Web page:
Before there were boys and scrapbooking design teams and North Carolina, I used this blog to explore spiritual themes in my life – scriptures that moved me, songs I was working on and the life struggles of maturing and not seeing my dream life at the end of my tunnel.
It was very cathartic for me.
Sometimes I have moments where I wish I was using this blog that way all of the time…and then other times I know it would be weird to bare that much of my soul to people I don’t really know.
I am, tho, committed to being transparent…I find honesty and transparency in shockingly short supply in our world. And I’m not interested in painting the “always great” picture that blogs often paint. I know if I was stuck someplace in my life, reading about how everyone’s life was perfect would just send me over the edge.
So…today, a bit of transparency and using my blog to work out…well…grief is I guess the proper word for it, but its not the right word.
On Saturday night/Sunday morning, my uncle Jerry died. He was the 4th of 5 brothers, the third to pass away. Now only my own father and the uncle I knew and continue to know the best are left of a family that once had seven people in it. Herein is the beginning of my grief.
But not for me. Not in the least for me. Which sounds cold and weird and somehow unkind.
You see, I haven’t seen nor spoken with this uncle in over 15 years. It seems strange to put that in black and white. Since the last time I saw this uncle, I have divorced, remarried, moved across the country and had two children. An entire lifetime has passed since I last set eyes on his face.
That is where this all feels a bit off. My uncle was a gregarious salesman, a person who seemed to love engaging others in conversation. I learned just this morning that he was forced to take tap dancing lessons as a child and that he had an illness that caused his bones to be brittle. I know he had had two families. One I was well involved with that included the person I know as an aunt and a cousin I thought was the cutest little boy to ever walk the earth. The other was with a woman he remained partners with until his death, and with whom he had three daughters – cousins I would not meet until I was an adult and they were all either teenagers or nearly there.
But much of his life was enshrouded in secrecy. He kept much of his life fiercely encapsulated and, as far as I can tell, the parts did not bleed into one another. There is much about this blood relative, whom I should know more about, should have known better, that I know of only from rumors and conversations with other people, along with old stories my dad and uncles told upon those rare occasions we were together.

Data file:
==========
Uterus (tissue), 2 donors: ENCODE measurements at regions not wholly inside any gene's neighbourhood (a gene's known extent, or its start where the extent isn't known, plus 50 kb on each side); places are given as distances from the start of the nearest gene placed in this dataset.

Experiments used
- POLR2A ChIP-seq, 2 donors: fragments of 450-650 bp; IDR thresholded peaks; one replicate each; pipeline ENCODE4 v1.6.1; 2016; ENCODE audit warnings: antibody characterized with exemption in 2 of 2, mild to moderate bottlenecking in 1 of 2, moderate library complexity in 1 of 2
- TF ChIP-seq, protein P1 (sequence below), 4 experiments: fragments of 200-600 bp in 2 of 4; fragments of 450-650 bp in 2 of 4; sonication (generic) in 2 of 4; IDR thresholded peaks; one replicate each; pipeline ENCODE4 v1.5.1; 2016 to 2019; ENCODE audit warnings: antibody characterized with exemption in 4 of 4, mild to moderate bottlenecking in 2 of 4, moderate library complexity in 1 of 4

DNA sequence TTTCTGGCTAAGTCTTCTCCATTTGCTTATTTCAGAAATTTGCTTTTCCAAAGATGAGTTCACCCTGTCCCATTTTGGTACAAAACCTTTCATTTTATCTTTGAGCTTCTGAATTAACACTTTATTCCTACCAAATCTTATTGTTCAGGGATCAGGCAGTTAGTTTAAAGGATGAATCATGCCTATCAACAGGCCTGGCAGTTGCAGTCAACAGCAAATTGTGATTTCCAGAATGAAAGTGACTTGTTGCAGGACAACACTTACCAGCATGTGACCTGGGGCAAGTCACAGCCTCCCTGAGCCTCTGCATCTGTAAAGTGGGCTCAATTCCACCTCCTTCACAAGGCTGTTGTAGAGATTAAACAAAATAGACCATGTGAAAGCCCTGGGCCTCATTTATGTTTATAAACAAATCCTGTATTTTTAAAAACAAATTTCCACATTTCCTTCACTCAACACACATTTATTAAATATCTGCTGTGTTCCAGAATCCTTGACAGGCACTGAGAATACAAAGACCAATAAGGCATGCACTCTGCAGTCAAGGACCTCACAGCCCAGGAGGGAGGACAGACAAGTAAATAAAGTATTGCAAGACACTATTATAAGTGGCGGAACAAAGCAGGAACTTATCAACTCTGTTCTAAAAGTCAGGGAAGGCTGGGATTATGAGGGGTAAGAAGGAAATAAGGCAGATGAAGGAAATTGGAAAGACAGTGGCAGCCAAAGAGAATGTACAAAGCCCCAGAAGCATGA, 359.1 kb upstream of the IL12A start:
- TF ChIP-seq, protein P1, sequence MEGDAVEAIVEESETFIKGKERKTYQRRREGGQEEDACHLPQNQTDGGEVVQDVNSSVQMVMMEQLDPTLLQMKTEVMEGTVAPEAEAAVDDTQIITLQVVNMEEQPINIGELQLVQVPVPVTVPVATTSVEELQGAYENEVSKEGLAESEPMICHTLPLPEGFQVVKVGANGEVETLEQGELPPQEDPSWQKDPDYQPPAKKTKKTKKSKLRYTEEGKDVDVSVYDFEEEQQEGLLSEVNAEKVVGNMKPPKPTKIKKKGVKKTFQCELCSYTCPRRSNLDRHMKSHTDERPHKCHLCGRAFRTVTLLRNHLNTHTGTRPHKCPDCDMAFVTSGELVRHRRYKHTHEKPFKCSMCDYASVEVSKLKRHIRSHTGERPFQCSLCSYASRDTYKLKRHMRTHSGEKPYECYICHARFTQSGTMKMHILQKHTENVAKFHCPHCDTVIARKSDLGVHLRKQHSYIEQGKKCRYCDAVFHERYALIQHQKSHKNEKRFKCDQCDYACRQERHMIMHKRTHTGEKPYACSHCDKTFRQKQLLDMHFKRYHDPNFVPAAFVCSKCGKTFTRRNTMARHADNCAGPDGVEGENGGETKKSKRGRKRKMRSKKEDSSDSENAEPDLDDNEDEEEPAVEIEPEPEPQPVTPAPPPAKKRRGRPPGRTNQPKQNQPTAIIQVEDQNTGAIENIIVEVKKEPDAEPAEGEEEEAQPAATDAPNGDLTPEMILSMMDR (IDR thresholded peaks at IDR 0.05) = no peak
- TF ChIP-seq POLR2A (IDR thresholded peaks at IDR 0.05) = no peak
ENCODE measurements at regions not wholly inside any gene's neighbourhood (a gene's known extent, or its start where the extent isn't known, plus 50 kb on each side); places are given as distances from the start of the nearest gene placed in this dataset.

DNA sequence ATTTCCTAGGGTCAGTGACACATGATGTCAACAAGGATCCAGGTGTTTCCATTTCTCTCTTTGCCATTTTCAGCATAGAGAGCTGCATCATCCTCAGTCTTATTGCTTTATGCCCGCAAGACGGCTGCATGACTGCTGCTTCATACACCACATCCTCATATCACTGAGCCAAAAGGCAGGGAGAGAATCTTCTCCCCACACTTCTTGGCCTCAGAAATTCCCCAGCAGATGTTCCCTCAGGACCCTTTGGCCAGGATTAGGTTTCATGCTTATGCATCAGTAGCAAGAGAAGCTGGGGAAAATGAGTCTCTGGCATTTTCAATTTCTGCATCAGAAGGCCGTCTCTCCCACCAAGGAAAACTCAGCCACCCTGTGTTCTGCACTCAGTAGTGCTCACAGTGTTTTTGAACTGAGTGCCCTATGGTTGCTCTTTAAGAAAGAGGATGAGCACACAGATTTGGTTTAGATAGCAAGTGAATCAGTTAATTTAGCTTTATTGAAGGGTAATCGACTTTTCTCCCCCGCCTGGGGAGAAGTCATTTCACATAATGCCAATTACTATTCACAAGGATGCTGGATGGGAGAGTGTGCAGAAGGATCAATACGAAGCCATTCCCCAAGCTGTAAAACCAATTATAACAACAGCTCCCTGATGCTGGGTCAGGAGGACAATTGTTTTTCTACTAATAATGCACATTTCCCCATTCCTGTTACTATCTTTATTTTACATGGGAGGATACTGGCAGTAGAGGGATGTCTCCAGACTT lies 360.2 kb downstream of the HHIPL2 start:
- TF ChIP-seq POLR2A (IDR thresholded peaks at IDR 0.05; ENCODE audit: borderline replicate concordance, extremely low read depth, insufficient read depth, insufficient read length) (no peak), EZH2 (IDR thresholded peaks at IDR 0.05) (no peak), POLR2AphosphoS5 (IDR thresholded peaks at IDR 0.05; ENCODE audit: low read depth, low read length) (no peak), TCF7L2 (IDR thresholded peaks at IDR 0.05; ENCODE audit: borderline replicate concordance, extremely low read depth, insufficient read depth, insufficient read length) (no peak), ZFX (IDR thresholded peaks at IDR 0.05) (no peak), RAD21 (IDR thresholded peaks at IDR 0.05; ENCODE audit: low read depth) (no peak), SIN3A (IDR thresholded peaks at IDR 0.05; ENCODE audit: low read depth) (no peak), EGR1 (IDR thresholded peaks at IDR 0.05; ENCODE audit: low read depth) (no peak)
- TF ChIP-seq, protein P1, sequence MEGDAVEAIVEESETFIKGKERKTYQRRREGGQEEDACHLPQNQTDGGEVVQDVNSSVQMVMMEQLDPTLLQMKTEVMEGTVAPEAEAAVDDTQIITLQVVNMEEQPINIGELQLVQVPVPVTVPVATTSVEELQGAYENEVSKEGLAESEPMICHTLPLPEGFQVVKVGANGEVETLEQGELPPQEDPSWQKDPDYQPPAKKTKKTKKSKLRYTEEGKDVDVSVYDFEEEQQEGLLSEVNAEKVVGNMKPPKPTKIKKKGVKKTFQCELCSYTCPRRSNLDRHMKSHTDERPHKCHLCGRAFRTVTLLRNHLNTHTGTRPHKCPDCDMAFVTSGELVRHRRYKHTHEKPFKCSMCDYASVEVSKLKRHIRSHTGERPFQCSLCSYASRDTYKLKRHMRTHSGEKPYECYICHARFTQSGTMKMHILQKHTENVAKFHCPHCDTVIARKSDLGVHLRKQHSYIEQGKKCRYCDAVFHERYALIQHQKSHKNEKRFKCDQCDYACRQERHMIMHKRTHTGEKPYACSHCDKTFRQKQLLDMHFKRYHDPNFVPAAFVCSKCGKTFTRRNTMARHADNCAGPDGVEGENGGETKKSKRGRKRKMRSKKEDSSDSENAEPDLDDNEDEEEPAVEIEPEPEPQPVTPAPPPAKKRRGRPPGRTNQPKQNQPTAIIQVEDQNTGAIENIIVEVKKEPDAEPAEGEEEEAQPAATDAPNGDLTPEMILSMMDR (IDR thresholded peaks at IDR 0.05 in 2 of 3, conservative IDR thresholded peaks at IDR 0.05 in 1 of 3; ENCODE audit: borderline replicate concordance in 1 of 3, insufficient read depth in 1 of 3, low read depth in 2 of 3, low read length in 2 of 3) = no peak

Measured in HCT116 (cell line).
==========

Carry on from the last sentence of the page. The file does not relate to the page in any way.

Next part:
There are many who will say – and perhaps rightly – that I should have worked harder to maintain a relationship. But over time, I’ve grown an aversion to those who so fiercely guard secret lives. Beyond some point the distance of time alone can estrange two people and when one is so fierce about their secrets, it further drives wedges where there should be relationship.
So…that is why my grief is not really for me…my grief is for my own father, for my remaining uncle, for this man’s ex-wife, his partner, his children and his grandchildren. Where once there were five brothers, only two remain. Where once there was a partner, father, and grandfather, only memory is left. Its is with sadness that I think about their future without this person in their lives. They knew him. And loved him. And will now not have him on this earth.
It is odd, to me, that death brings about the coming together of family. It is sad that we allow relationships and friendships to decay to the ravages of time, the spear of hurt feelings, the slow, smoldering destruction of unacknowledged wrongs done in ancient times. We get so wrapped up in our pride and our own goings on that we forget we are but one passenger on this train and that the train is FILLED with others looking for the reassuring touch of another soul.
And so, I guess there is a bit of grief for me in that. A fellow soujourner has moved beyond my reach, beyond the point at which I can share the journey.
Peace to you all, my family. Peace to you.